“Attributes ascribed to the post-accident Gage which are either unsupported by, or in contradiction to, the known facts include mistreatment of wife and children (Gage had neither. Both Gage and Lick remained single their whole lives). The other striking thing about the case of Phineas Gage is that he, like Lick, received an inconceivable blow at a young age and then seemed to recover. But to what end? MacMillan went on to suggest that Gage ultimately “figured out how to live” despite his damage, and grew to be more functional and better socially adapted than was previously believed. How does one “figure out how to live” after fate deals you the cruelest of hands? What expectations do we have of people to recover and be rehabilitated? What expectations do we have of places to recover? The 1906 earthquake destroyed over 80 percent of San Francisco, including the library that had been built to house the $10,000 book collection that had been purchased with the money donated by Lick. The only thing that survived—the books themselves burned—the only thing that still exists, is the bronze plaque with the profile of Lick, the library’s first patron. Today, Lick’s legacy endures as his memorial hangs just to the right of the entrance to the Mechanics Institute Library. What has survived?


Lick Observatory circa 1900

Daguerreotype studio portrait of Phineas Gage, from the collection of Jack and Beverly Wilgus.


Conservatory of Flowers at Golden Gate Park, 1879

The Mechanics Institute Pavilion before the 1906 earthquake and the James Lick plaque at the Mechanics Institute Library and Chess Room


Sources Rosemary Lick, The Generous Miser: the Story of James Lick of California, Ward Ritchie Press, 1967 Miriam Allen De Ford, They Were San Franciscans, Caxton, 1941 Helen Wright, James Lick’s Monument : The Saga of Captain Richard Floyd and the Building of the Lick Observatory, Cambridge Univ. Press, 1987 The Archives of The Daniel E. Koshland San Francisco History Center at the San Francisco Public Library, San Francisco City Guides, San Francisco Historical Society, The Historical Collections Project of the Lick Observatory, The Mechanics Institute Library and Chess Room,


FORWARD TOGETHER FORWARD STANCE Dana Ginn Paredes and Tammy Johnson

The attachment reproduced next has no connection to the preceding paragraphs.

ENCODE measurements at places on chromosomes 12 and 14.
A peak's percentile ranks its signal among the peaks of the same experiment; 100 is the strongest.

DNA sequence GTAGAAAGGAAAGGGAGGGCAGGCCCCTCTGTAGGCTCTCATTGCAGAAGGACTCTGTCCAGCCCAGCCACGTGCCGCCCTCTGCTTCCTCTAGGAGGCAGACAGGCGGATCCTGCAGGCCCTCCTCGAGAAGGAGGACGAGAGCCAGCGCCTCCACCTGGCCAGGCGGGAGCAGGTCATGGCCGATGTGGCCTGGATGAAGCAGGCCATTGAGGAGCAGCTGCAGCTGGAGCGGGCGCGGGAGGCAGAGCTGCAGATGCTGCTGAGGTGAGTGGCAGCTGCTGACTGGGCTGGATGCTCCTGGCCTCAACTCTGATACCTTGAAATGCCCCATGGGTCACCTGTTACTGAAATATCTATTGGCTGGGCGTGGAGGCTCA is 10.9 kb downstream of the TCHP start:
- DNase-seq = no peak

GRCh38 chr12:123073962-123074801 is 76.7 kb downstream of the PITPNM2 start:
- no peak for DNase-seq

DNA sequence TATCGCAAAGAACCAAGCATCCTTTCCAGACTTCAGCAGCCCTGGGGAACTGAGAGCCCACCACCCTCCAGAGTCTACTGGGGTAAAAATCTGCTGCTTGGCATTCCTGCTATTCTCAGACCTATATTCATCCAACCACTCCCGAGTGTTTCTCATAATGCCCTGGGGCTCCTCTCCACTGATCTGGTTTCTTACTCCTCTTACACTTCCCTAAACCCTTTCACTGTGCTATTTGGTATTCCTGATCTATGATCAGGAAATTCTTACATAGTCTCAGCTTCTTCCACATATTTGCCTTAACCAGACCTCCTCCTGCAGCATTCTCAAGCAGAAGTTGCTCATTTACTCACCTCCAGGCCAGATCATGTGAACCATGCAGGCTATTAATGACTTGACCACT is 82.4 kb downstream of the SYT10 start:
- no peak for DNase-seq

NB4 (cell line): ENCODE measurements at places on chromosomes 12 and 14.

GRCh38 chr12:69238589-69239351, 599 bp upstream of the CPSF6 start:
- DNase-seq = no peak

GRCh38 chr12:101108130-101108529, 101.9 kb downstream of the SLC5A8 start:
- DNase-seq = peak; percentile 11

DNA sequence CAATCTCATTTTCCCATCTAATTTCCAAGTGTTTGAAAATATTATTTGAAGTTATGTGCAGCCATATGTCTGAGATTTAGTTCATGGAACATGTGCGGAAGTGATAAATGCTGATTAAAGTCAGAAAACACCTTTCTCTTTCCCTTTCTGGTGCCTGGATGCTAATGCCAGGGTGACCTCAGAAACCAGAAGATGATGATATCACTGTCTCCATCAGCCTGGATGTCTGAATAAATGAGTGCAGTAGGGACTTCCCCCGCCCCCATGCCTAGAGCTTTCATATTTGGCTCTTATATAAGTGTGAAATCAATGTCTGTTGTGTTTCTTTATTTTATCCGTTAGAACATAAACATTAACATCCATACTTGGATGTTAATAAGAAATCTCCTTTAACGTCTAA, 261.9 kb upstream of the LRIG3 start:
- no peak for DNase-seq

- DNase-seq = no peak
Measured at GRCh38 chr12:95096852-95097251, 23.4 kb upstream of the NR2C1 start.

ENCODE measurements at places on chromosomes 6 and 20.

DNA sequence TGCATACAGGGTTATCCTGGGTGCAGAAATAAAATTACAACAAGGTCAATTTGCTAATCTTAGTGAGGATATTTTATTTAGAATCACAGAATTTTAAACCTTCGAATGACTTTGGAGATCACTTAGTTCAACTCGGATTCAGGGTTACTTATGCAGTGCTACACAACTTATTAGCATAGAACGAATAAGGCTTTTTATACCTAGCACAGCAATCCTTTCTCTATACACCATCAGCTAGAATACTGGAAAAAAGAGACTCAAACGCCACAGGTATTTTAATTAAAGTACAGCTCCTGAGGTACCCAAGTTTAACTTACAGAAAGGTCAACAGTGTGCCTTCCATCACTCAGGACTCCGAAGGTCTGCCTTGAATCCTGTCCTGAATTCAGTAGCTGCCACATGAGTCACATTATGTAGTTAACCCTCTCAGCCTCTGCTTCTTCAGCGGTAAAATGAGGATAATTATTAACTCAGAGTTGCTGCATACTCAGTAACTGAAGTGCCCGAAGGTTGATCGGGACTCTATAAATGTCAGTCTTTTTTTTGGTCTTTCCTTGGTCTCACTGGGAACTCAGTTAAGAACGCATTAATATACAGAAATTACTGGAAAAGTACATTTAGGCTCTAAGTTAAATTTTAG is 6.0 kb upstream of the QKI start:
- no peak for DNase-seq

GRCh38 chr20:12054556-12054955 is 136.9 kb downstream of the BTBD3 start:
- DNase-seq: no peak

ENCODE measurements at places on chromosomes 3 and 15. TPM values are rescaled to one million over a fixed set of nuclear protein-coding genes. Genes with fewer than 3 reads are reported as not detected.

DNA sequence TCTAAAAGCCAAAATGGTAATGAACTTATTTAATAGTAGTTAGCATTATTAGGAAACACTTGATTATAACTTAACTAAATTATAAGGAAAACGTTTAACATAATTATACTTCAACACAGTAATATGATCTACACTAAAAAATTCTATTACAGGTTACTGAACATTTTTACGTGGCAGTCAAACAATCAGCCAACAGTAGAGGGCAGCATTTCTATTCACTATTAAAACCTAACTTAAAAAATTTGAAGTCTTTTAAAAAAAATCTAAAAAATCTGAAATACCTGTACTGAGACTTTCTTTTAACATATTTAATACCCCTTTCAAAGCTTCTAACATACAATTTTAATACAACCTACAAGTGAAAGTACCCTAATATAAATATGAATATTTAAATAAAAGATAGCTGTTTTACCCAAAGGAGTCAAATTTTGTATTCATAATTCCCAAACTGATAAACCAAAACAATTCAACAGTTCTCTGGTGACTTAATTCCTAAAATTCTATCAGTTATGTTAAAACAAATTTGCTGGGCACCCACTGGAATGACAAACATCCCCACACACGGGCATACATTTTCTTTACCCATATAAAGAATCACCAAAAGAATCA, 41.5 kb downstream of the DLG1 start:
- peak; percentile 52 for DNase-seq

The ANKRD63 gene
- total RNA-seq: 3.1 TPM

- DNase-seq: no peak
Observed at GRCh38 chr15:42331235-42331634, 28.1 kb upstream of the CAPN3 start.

“If you come to a Forward Stance training, you have to be ready to move, you have to dress comfortably, because the physical activities we do are based on three core principles. First, the mind and the body are hardwired together, so we need to engage the body to engage the full potential of our mind and our spirit. The second principle is that our awareness increases through physical practice and through physical activity. The third principle is that everything has a stance – organizations have a stance, individuals have a stance, and movements have a stance. We saw great benefit of this practice to help our own organization get into a ‘ forward stance’ and that’s what we want to do out in the world as well.”



This interview was originally published on the TMJ Abundance blog. It is reprinted here with permission.

Tammy Johnson of TMJ Abundance Consulting interviews Culture and Training Director Dana Ginn Paredes of Forward Together to explore Forward Stance, a tool that reconnects activists and advocates with “the physics of social change work.� In an effort to move one’s physical body as a means to value the whole person and bring new insights to social change efforts, Forward Together leverages the physicality of Forward Stance to inform their analysis of race, gender, class, and community. Forward Stance grounds organizing work that is conceptualized and actualized by a dynamic staff that is predominantly women of color. Based in Oakland, California but working nationally, Forward Together is a multi-racial organization that works with community leaders and organizations to transform culture and policy to catalyze social change. By developing strong leaders, building networks across communities, and implementing innovative campaigns, Forward Together carries out their mission to ensure that women, youth, and families have the power and resources they need to reach their full potential.